In the biggest shock to hit the tech world this year, Google has announced it's becoming a smaller part of a much larger holding company known as Alphabet. For one of the world's most valuable companies, which accounts for well over half of the search engine market, this has major implications that will affect everything Google — er, Alphabet — now does. Here's everything you need to know to get up to speed.
What is Alphabet?
Alphabet is a new umbrella company being set up by Google's co-founders. The biggest player underneath this umbrella will be Google — as in the search engine and its various applications, like Gmail, YouTube and Maps. Other businesses that will remain part of Google will be its advertising and Android divisions.
What about everything else?
Many of the projects that were once a part of Google will now be spun off as separate businesses within the Alphabet holding company. This includes all the company's projects that had nothing to do with search, such as its health and longevity initiative, Calico, or its secretive skunkworks, the innovation lab everyone knows as Google X. Google's investment arm, Ventures, is also being split out from Google. So is Google Fiber. Those details were spelled out in an SEC filing.
In this bright new future, do we still Google things? Or do we Alphabet them?
To find things on the Internet, we will all still use Google. You'll Google for recipes. You'll Google for cat GIFs. Google, Google, Google.
So how well will this rebranding work, then, if we're still thinking of Google like Google?
You're right that some rebrandings just don't work. But this probably won't be one of them. That's because so many of Alphabet's investments are in future technologies that will someday become mainstream — like driverless cars, or deliveries by drone. Eventually, we'll recognize these innovations as simply "Alphabet driverless cars" or "Alphabet drones."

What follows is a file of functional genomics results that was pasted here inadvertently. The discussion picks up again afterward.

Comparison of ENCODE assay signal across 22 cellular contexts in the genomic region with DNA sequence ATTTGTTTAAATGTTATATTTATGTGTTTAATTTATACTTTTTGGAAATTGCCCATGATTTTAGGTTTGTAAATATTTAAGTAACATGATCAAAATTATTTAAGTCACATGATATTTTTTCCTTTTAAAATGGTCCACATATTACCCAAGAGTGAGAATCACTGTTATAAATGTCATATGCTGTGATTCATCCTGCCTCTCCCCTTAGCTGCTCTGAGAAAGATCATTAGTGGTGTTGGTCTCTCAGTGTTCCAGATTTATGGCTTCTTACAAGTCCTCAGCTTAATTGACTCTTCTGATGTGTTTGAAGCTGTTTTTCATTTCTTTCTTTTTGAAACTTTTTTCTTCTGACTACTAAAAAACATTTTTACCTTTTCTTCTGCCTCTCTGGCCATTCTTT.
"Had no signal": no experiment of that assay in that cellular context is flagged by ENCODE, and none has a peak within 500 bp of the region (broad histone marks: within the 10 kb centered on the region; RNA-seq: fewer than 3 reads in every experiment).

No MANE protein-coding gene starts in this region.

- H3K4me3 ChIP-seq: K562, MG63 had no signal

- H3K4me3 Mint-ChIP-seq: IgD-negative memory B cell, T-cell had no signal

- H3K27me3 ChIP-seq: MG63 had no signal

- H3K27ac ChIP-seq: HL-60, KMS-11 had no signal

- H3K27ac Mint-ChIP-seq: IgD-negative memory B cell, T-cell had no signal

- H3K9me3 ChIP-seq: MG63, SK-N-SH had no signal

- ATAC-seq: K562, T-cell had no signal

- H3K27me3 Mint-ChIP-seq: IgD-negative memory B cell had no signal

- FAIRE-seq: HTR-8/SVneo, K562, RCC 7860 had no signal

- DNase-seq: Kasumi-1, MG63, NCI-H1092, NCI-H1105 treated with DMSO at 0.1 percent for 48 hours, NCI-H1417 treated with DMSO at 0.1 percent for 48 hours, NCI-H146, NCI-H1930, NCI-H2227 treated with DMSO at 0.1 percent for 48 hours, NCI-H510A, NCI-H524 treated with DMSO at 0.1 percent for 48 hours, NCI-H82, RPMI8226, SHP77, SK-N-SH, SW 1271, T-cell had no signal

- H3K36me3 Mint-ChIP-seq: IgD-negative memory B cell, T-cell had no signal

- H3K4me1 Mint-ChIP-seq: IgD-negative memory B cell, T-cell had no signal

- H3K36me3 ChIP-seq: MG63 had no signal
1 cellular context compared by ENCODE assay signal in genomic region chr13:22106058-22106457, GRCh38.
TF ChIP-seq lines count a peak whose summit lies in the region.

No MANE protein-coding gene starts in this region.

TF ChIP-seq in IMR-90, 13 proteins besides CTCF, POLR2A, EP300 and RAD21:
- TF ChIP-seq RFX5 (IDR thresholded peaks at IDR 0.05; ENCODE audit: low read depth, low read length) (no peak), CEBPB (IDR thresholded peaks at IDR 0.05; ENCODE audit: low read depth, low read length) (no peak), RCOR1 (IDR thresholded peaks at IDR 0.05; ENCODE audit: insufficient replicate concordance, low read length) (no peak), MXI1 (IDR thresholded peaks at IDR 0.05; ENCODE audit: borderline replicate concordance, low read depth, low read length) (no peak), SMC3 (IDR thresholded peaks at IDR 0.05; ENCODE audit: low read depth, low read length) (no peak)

With this move, Alphabet is formally acknowledging that the era of search is receding into the rearview mirror and that the era of the Internet of Things has truly begun. Alphabet has been foreshadowing this for some time, with its investments in Project Loon, Nest and other technologies that turn regular objects into smart devices or ways to connect said devices to the Internet.
Search will likely always be a core part of Alphabet. But the future belongs to connected, real-world objects.
As for why this makes sense financially, this is the clearest explanation I've seen yet:
Under the new system, Google will be reporting its financials separately from other Alphabet businesses. That'll prevent money-sucking long-term investments like Calico from dragging down Google's growth numbers.
Who's running Alphabet? Do they have a Web site?
They sure do: It's abc.xyz. Alphabet.com was already taken.
On Twitter, the parent company is going by the handle @alphabetinc. Which means some poor sod named Chris (@alphabet) is probably getting spammed with mentions right now.
As for who's running Alphabet, it's a familiar team: Larry Page will be chief executive, and Sergey Brin will be president. Eric Schmidt will be the executive chairman. And at Google's helm will be Sundar Pichai.
Sundar Pichai. He's a 43-year-old native of Chennai, India who started at Google in 2004. He began by working on Chrome, but quickly added other projects to his portfolio, like Gmail and Maps. In 2013, he took over as head of Android for Google — and now he's in charge of the whole company.
You mean Google, not Alphabet.
Right. "Just" Google.
Will it trade any differently on the stock markets?
Yes and no. If you own stock in Google, your shares will convert into Alphabet stock, but the company will still trade under its old NASDAQ tickers, GOOG and GOOGL.